Ceasefire negotiations stall


What’s happened: After what had initially appeared to be a promising week of negotiations, talks between Israel and Hamas have now stalled.

  • While Israel is understood to have agreed in principle to a six-week ceasefire in exchange for the release of elderly, unwell, and female hostages, Hamas refused to provide a list of those who are still alive.
  • While talks including a Hamas delegation continue in Cairo, Israel has not sent a delegation of negotiators given Hamas’s unsatisfactory response.
  • Israeli officials said that Sinwar’s refusal to provide the required information stems from his “desire to set fire to the ground and to cause bloodshed during Ramadan.”
  • It is still hoped that a ceasefire agreement can be reached by the end of the first weekend of Ramadan, but pathways to a deal appear increasingly limited, with the prospects of a breakthrough diminishing.
  • On Sunday, a senior Hamas official claimed, “If Israel agrees to Hamas demands, which include the return of displaced Palestinians to northern Gaza and increasing humanitarian aid, that would pave the way for a (truce) agreement within the next 24 to 48 hours”. Israel has not commented on this suggestion.
  • An unnamed Hamas official has also told the Wall Street Journal that, “while there is slow progress on an agreement for a temporary ceasefire and hostage deal, it seems unlikely that it will be reached before Ramadan’s expected start on March 10, and instead may come to fruition by the first weekend of the Muslim holy month”.
  • It has also been suggested by Egyptian and Qatari sources that there has been no contact from Hamas leader, Yahya Sinwar, for at least a week, which may be further hampering and slowing hostage release efforts.
  • US Vice President, Kamala Harris, called yesterday for an “immediate ceasefire” given “the immense scale of suffering in Gaza”. While reiterating her desire to see hostages released and reunited with their families, she also condemned Israel for not doing enough to ease a “humanitarian catastrophe” in the current administration’s strongest comments since 7th October.

Context:  While a ceasefire and hostage release deal remains possible, its likelihood is diminishing given Hamas’s intransigence and refusal to provide Israel with a list of living hostages.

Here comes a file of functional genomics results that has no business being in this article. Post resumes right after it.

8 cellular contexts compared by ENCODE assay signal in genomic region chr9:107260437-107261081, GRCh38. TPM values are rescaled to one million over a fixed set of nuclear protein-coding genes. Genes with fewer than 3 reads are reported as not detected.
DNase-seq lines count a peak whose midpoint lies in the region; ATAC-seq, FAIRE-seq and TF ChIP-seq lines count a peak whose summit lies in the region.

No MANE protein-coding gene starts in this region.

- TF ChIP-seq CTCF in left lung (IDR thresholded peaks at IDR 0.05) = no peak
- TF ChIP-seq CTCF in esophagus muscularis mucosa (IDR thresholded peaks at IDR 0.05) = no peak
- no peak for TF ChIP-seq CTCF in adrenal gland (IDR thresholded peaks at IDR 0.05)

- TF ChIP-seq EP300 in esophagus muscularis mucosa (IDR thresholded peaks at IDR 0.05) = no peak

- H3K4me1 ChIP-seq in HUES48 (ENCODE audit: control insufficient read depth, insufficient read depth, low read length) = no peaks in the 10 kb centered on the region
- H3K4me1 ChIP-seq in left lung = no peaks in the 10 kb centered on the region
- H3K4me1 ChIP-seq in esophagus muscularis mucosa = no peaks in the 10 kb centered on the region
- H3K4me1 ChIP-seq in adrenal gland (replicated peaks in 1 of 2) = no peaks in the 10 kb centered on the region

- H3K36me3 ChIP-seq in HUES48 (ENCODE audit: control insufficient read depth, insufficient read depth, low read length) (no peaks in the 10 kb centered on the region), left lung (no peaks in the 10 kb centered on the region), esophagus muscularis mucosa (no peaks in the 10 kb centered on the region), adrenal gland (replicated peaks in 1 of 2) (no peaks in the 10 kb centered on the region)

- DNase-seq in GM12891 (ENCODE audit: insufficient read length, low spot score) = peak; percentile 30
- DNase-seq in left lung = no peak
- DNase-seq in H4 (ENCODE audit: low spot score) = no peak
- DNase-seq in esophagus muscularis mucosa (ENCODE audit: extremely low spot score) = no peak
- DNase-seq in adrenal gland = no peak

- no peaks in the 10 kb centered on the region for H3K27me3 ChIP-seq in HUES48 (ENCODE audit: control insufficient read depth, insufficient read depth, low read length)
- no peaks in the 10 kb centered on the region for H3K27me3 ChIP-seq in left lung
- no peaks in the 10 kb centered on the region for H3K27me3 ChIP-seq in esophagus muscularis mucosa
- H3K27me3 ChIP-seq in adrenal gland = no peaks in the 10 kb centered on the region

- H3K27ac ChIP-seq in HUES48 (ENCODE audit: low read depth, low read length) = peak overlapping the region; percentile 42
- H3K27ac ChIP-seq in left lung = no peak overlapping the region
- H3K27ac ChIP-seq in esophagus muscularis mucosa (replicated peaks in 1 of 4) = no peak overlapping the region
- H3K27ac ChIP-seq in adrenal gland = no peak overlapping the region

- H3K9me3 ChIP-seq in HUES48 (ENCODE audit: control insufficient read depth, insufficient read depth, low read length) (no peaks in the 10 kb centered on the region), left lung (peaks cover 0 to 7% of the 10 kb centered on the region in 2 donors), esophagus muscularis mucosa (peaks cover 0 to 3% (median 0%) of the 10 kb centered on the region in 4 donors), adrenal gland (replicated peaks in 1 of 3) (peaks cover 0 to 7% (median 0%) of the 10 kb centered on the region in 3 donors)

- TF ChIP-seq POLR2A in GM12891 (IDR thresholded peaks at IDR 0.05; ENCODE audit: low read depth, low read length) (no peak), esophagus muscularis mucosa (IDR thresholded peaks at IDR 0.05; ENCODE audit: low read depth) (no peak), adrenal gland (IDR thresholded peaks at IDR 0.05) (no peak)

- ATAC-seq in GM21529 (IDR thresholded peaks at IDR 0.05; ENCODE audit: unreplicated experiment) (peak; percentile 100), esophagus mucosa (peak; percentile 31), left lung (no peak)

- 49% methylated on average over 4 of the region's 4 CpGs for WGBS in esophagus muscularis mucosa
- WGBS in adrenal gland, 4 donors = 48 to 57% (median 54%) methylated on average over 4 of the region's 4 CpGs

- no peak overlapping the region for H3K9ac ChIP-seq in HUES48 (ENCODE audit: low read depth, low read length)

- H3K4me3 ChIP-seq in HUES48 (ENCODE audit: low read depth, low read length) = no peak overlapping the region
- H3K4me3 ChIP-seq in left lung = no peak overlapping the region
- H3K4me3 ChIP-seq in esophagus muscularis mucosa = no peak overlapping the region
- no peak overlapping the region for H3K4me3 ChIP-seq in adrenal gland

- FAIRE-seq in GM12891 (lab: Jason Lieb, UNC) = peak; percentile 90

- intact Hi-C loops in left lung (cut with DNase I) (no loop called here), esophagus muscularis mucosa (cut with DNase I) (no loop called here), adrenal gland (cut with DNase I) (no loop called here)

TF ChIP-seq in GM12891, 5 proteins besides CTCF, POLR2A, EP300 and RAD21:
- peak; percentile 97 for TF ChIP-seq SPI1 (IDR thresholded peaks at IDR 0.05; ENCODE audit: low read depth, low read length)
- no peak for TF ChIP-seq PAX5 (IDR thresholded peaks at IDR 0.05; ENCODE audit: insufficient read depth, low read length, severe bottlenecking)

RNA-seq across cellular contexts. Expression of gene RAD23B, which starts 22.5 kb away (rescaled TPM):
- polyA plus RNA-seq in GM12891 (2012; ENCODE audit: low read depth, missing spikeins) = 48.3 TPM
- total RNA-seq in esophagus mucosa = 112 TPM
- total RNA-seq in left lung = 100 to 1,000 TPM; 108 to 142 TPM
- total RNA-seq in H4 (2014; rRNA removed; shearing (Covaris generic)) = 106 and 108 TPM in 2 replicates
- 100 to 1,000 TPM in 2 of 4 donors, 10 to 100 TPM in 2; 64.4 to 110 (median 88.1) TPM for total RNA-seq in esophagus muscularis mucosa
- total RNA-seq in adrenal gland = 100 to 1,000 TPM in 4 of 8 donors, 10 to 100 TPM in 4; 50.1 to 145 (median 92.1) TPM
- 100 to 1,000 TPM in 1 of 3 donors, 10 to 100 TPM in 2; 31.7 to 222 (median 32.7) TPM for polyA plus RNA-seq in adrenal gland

• 130 hostages remain unaccounted for, with Israel saying that at least 29 were dead on 13th February. Three hostages have been rescued by Israel’s security forces, 105 were released during a ceasefire in November, and four prior to that. Securing all hostages is Israel’s joint primary stated war aim along with destroying Hamas in the Gaza Strip.
  • Fellow members of Israel’s war cabinet are said to have criticised Prime Minister Netanyahu for insisting on the names of surviving hostages as a precondition of negotiations. They argue that the list of hostages could have been discussed toward the end of the negotiations, as was the case in the previous deal.
  • Senior Egyptian sources claim that both Egypt and Qatar are putting strong pressure on Hamas to provide the names of hostages to be released in a first round of releases.
  • Egypt is also said to have made clear to Khalil al-Hayya, who is heading Hamas’s delegation, that it is difficult to hold talks and make progress when Hamas is split between its political leadership overseas and its leadership in Gaza.
  • Egyptian, Qatari, and Israeli officials have suggested that Hamas’s Gazan leader Yahya Sinwar is wilfully delaying a deal in the hope that an Israeli action in Rafah, Hamas’s last Gazan stronghold, would lead to a flare-up in the West Bank and among Israeli Arabs.  A senior Israeli official said that, “Sinwar prefers to escalate tensions in the Middle East, causing chaos and bloodshed on Ramadan, over the alternative of a six-week cease-fire and humanitarian aid that would significantly alleviate the suffering of Gaza’s local population”.
  • Qatar is a longstanding supporter of Hamas, yet has also maintained an unofficial but productive relationship with Israel since at least 1996. Doha has frequently acted as an intermediary between Israel and Hamas, and played a critical role in mediating and brokering more recent negotiations along with Egypt.
  • In these negotiations, Qatar and Egypt, have acted as a mutually acceptable touchpoint with strong oversight by the CIA’s Bill Burns. Both Israel and Hamas can advise of their negotiating position, as well as relaying messages between the two parties.
  • The US remains deeply concerned by both Hamas’s holding of hostages, as well as the worsening humanitarian situation in the Gaza Strip. By facilitating a ceasefire, it hopes to secure both the release of as many hostages as possible, as well as an increased flow of aid into the Gaza Strip.

Looking ahead: If fighting continues into Ramadan, it is likely that Hamas will attempt to escalate hostilities into the West Bank, as well as encourage Hezbollah to intensify its own attacks on Israel.

  • Given their keenness to prevent further regional conflict, the US will almost certainly continue all sides to agree to a ceasefire. War Cabinet member Minister Gantz arrives in the US for talks with senior officials today. (For more detail, including Netanyahu’s opposition to this visit, see Israeli Media Summary below.)
  • Defence Minister Gallant had previously set a deadline of March 10th for hostages to be released. Failing that, he pledged that Israel would intensify operations in Rafah.